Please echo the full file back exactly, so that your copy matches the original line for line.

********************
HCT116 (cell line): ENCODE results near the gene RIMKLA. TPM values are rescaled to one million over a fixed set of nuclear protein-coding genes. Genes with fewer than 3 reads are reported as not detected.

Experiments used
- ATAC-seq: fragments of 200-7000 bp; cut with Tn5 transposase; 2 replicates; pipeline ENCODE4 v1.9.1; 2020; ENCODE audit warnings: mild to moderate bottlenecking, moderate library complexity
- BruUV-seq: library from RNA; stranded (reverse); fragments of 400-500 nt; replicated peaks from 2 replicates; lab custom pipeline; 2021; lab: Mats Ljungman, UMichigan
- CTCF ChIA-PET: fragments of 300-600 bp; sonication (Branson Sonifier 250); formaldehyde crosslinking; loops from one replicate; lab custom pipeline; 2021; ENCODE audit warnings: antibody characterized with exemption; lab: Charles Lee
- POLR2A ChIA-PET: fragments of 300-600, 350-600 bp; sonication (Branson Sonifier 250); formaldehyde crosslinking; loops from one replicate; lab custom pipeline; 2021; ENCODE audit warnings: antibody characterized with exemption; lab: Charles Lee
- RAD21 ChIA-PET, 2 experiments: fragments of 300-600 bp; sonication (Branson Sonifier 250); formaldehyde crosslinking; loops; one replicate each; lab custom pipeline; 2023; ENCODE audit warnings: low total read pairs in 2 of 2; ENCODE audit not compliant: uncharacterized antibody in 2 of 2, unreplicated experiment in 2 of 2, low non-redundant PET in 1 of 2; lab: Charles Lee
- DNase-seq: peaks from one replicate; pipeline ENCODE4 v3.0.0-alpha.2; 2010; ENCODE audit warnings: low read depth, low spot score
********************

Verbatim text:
HCT116 (cell line): ENCODE results near the gene RIMKLA. TPM values are rescaled to one million over a fixed set of nuclear protein-coding genes. Genes with fewer than 3 reads are reported as not detected.

Experiments used
- ATAC-seq: fragments of 200-7000 bp; cut with Tn5 transposase; 2 replicates; pipeline ENCODE4 v1.9.1; 2020; ENCODE audit warnings: mild to moderate bottlenecking, moderate library complexity
- BruUV-seq: library from RNA; stranded (reverse); fragments of 400-500 nt; replicated peaks from 2 replicates; lab custom pipeline; 2021; lab: Mats Ljungman, UMichigan
- CTCF ChIA-PET: fragments of 300-600 bp; sonication (Branson Sonifier 250); formaldehyde crosslinking; loops from one replicate; lab custom pipeline; 2021; ENCODE audit warnings: antibody characterized with exemption; lab: Charles Lee
- POLR2A ChIA-PET: fragments of 300-600, 350-600 bp; sonication (Branson Sonifier 250); formaldehyde crosslinking; loops from one replicate; lab custom pipeline; 2021; ENCODE audit warnings: antibody characterized with exemption; lab: Charles Lee
- RAD21 ChIA-PET, 2 experiments: fragments of 300-600 bp; sonication (Branson Sonifier 250); formaldehyde crosslinking; loops; one replicate each; lab custom pipeline; 2023; ENCODE audit warnings: low total read pairs in 2 of 2; ENCODE audit not compliant: uncharacterized antibody in 2 of 2, unreplicated experiment in 2 of 2, low non-redundant PET in 1 of 2; lab: Charles Lee
- DNase-seq: peaks from one replicate; pipeline ENCODE4 v3.0.0-alpha.2; 2010; ENCODE audit warnings: low read depth, low spot score